In our sitdown with Nokia CEO Stephen Elop out at Mobile World Congress today, we brought up something that had come up during his press conference and Q&A session last Sunday evening -- that the company's partnership with Microsoft would generate "billions, not millions" of dollars' worth of value. This quickly morphed into an internet-wide story that Microsoft would basically be cutting a ten-figure check to Espoo in exchange for launching devices running its platform, but the reality is that Elop never said anything close to that: in fact, when we specifically asked how the money was flowing and who would be seeing black ink upfront, Elop said on no certain terms that they're not talking specifics of the deal. He goes on to say that it's a "very balanced relationship," which would indicate to us that there wasn't any massive cash transfer to kick this thing off. Regardless, the fact remains: at no time did he say Microsoft was paying to make it happen -- and considering Nokia's needs, we wouldn't be surprised if this was nearly a zero-sum transaction: Microsoft gets a huge boost in the platform's profile along with some services it needs, while Nokia gets a platform that it wasn't able to make itself. Makes sense to us.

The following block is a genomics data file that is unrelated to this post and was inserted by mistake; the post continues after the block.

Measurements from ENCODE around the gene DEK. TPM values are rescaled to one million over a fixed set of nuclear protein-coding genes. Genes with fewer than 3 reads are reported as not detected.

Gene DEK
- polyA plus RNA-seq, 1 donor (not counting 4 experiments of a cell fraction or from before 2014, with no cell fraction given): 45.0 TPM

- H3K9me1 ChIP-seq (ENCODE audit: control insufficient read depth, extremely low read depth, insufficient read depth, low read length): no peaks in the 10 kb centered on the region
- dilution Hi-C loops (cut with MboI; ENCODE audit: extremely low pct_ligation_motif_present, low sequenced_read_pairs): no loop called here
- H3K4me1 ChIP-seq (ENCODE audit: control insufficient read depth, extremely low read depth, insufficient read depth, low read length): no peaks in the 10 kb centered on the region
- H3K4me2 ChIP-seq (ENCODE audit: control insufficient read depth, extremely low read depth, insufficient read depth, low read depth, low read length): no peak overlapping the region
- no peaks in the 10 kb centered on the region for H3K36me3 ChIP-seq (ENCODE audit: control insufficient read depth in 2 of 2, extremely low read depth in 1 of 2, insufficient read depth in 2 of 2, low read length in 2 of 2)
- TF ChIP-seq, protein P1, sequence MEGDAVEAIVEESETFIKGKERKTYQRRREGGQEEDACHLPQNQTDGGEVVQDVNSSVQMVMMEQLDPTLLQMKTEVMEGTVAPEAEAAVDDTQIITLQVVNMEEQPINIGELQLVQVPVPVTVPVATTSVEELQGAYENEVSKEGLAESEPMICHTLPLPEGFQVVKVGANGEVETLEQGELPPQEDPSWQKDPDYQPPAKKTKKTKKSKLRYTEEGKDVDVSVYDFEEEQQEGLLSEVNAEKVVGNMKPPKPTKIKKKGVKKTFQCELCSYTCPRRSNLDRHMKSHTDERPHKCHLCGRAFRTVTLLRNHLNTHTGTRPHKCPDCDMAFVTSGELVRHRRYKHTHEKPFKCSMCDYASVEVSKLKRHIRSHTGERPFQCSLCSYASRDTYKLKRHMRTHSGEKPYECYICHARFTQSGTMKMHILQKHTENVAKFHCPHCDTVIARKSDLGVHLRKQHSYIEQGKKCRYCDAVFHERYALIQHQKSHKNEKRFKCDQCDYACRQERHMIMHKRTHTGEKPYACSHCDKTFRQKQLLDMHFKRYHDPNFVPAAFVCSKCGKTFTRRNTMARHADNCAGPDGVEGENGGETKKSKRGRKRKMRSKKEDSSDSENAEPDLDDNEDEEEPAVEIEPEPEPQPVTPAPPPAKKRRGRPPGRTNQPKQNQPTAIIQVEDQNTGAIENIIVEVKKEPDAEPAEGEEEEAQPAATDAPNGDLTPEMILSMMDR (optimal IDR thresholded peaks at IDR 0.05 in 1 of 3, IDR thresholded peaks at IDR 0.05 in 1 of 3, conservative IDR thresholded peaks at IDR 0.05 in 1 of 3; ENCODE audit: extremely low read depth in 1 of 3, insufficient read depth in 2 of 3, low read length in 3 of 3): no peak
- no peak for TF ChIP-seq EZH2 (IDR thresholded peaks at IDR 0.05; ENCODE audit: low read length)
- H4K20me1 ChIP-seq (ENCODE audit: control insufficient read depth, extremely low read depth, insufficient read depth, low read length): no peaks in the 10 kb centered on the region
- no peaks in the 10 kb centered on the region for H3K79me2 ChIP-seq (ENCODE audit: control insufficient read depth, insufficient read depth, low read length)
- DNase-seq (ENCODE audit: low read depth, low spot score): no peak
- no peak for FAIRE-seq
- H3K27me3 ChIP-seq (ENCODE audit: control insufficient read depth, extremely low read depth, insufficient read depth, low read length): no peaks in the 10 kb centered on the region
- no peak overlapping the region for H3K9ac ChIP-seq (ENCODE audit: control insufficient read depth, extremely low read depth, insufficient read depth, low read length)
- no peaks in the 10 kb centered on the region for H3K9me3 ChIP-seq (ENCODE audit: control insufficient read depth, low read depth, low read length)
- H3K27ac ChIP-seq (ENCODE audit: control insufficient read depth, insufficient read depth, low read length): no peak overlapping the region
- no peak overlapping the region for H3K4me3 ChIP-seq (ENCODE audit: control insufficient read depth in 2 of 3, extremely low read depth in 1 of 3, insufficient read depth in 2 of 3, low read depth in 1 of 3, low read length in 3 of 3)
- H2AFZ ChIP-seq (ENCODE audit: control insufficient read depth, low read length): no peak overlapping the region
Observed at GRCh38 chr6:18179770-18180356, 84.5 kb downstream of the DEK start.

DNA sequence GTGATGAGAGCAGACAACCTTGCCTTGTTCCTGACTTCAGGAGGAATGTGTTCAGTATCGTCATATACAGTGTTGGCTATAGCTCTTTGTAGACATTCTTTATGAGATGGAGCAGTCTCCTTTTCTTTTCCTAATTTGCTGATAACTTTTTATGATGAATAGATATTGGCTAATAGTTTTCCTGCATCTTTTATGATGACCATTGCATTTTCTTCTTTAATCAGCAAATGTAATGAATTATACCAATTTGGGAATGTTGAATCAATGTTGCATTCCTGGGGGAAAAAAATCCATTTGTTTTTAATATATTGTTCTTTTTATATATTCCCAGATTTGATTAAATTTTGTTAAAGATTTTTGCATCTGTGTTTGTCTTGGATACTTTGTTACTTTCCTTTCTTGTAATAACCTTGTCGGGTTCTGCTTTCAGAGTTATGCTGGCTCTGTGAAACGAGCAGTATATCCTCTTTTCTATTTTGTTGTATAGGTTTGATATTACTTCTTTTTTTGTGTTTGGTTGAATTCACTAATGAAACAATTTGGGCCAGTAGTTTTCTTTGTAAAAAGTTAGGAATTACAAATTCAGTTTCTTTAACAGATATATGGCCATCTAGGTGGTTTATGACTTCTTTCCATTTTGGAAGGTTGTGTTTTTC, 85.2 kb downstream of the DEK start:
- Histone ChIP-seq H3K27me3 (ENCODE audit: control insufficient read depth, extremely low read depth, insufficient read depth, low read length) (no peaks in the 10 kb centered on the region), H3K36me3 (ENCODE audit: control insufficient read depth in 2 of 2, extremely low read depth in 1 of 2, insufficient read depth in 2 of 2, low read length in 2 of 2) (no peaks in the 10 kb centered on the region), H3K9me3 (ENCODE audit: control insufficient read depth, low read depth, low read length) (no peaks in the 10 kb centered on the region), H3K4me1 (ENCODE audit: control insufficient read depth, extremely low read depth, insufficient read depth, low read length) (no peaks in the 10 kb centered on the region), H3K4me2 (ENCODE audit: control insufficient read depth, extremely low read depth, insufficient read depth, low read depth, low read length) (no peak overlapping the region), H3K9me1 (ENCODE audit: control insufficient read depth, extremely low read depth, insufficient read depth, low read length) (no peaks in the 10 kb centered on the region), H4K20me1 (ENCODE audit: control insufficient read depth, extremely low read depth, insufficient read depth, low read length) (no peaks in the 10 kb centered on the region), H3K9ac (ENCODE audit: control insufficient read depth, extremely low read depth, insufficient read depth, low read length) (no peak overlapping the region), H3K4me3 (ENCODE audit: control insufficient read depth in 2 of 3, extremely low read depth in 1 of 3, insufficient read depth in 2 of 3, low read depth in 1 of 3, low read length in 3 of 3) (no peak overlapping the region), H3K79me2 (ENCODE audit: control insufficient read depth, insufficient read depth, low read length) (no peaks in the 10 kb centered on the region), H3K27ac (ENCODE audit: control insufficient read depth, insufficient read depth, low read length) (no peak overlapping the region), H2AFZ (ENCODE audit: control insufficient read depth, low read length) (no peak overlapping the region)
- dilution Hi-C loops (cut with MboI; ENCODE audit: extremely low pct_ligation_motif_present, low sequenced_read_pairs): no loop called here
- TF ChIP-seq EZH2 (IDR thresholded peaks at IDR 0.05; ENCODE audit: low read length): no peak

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Debunk: Elop never said Microsoft is paying Nokia billions of dollars to use Windows Phone